A rapid penetration of PCs and eased accessibility of Internet infrastructure fuels the digitization of products (e.g. newspapers) and services (e.g. voice communications) and is creating the opportunity to develop, build, and operate a new utility facilitating electronic markets and electronic commerce which is referred to as Digital Interactive Services (DIS). Many companies from the four industries of content, communications, computing and financial services are trying to seize the DIS opportunity by aligning capabilities and assets through mergers and acquisitions, which is referred to as convergence of information industries. Many companies in these industries and in particular the ones with size advantages feel more comfortable to "sit and wait" until more stable structures evolve. But considering increasing returns economics and positive network externalities inherent in DIS activities and instant global scale, early hesitation might result in an outright loss of the entire business opportunity. In this paper, we suggest a framework that aims at providing insights into the emerging structures of DIS which are in turn the foundation for strategy formulation. The framework consists of a generic concept for value creation and delivery in DIS referred to as the "2-3-6" concept and the definition of dynamic patterns such as strategic roles on top of it and will be applied in the context of electronic publishing (EP).

Rao's (1947) seminal paper introduced a fundamental principle of testing based on the score function as an alternative to likelihood ratio and Wald tests. Neyman's (1959) approach, in view of the presence of nuisance parameters, emphasized the generality and attractive features of the score-based tests. Silvey (1959) rediscovered the score test as a Lagrange multiplier test. In later years, Breusch and Pagan's (1980) exposition of score test in a general framework in the context of econometric modeling resulted in an increased activity on specification testing in econometrics. In this paper we trace these historical developments emphasizing optimality features of tests based on scores and their usefulness in practical problems in statistics and econometrics. In so doing we give some new results, present easier computation of score-based tests and alternative derivaitons of some known results. We also discuss a connection between Rao's score test and the seemingly unrelated literature of Fisher's discriminant function, Mahlanobis' D2 and Hotelling's T2.

Are there economic incentives for electronic commerce, or is it just hype? This paper evaluates the cost-based differences between traditional markets (such as retail stores) and electronic markets both from the buyer (demand side) perspective and the seller (supply side) perspective. A cost-based model that differentiates between traditional and electronic markets identified, and an empirical, survey-based, study that provides support for the model is discussed. This paper discusses the implications that a shift toward greater electronic market utilization have for transaction intermediaries, interactive service providers (ISPs), and government. We find that there are significant cost-based differences between traditional and electronic markets for buyers, and that electronic markets affect future sources of organization revenue.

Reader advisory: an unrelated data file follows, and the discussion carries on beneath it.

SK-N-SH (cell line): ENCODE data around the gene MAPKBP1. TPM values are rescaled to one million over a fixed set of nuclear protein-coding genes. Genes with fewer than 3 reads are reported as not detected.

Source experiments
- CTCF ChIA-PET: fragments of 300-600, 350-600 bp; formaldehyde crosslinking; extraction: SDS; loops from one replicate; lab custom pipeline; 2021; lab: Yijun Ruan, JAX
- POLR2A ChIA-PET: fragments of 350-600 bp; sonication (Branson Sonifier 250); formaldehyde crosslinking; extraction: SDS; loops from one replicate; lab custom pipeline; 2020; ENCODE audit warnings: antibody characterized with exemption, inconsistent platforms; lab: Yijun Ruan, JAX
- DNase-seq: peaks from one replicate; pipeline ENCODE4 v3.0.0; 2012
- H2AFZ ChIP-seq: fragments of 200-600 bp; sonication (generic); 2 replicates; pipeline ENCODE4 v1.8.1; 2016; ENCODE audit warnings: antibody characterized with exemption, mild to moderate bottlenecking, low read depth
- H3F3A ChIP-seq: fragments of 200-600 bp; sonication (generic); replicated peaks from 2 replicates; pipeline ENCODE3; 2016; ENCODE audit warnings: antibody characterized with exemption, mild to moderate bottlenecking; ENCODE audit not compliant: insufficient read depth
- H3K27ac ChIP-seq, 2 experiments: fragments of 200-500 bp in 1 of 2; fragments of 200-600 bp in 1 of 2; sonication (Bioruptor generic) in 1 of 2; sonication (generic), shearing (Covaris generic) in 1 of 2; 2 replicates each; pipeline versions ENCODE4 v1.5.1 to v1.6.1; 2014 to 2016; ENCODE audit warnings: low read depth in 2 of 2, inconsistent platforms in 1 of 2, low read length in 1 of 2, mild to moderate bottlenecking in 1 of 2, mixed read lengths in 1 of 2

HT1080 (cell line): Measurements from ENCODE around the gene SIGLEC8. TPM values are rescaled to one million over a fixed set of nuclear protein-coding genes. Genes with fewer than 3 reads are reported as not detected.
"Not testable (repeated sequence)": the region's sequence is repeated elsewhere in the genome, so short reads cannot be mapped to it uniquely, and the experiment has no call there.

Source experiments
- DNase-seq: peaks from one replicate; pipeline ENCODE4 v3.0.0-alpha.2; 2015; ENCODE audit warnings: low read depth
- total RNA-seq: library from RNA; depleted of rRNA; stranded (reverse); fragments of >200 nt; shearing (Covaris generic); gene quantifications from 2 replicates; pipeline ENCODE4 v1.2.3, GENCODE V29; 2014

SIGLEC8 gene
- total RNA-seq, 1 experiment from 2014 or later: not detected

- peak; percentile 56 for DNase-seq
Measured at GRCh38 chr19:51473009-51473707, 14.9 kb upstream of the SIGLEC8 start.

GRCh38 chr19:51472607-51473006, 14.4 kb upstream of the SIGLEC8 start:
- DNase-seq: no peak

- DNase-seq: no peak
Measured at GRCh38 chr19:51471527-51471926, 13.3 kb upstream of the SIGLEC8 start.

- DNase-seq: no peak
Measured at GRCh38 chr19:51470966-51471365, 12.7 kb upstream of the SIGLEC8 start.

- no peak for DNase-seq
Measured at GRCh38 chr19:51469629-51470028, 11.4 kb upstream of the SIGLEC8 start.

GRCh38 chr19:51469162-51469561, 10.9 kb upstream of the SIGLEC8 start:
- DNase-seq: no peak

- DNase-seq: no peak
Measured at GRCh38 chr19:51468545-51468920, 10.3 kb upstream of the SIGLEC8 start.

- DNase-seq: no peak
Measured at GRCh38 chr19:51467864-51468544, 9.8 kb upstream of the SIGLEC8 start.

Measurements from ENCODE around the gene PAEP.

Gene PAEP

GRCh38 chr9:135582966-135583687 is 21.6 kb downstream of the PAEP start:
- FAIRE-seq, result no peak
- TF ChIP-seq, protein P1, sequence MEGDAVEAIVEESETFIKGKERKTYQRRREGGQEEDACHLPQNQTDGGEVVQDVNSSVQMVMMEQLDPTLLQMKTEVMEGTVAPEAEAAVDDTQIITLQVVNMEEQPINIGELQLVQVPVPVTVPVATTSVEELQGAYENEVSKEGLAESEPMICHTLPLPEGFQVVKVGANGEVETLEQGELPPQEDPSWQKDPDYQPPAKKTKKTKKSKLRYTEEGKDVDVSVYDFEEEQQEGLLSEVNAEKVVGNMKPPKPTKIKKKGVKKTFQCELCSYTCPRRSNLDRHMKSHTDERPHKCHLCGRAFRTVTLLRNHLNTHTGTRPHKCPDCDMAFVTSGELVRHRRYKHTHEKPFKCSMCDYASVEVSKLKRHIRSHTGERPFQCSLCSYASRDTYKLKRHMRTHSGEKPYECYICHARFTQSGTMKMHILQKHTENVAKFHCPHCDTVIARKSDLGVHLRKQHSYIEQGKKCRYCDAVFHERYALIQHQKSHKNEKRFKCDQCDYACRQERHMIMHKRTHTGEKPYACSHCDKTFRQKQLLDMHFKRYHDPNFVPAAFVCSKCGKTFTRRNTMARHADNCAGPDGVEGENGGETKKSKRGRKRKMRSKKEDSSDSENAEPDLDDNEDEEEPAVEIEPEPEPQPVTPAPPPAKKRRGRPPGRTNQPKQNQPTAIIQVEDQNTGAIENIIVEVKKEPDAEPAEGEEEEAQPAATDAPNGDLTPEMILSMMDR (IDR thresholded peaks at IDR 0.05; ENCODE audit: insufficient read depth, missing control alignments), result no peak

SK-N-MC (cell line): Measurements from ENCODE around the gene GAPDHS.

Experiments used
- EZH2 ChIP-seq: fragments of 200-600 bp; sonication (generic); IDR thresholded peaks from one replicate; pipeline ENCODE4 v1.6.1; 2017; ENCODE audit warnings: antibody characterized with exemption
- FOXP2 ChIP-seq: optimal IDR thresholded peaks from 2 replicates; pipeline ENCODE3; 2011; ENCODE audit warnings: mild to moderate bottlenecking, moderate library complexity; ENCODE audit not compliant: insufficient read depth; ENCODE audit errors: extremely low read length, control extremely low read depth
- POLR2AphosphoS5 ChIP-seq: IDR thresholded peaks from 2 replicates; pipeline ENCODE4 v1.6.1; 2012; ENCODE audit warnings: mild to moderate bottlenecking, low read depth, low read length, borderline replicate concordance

The greater the benefit from cornering an auction, the more enforcement is needed to deter cornering. We presume that there is just enough enforcement to deter cornering attempts and rank three difference auctions by their expected revenue net of enforcement costs. We consider three different types of auctions: the pay-your-bid or "discriminatory" auction commonly used by the US Treasury, the lowest-winning-bid uniform-price auction used in the current Treasury experiment, and the highest-losing-bid uniform-price auction proposed by Friedman almost four decades ago. We show that the Friedman auction generates the greatest expected revenue net of enforcement costs, the experimental Treasury auction generates less expected net revenue, and the pay-your-bid auction generates the least.

In the newsvendor problem, a decision maker facing random demand for a perishable product decides how much of it to stock for a single selling period. This simple problem with its intuitively appealing solution is a crucial building block of stochastic inventory theory, which comprises a vast literature focusing on operational efficiency. Typically in this literature, market parameters such as demand and selling price are exogenous. However, incorporating these factors into the model can provide an excellent vehicle for examining how operational problems interact with marketing issues to influence decision making at the firm level. In this paper we examine an extension of the newsvendor problem in which stocking quantity and selling price are set simultaneously. Drawing on a fragmented literature in operations management and economics, we provide a comprehensive review that synthesizes existing results for the single period problem and develop additional results to enrich the existing knowledge base. We also include a review of multiple period variants of this model and identify promising areas of research.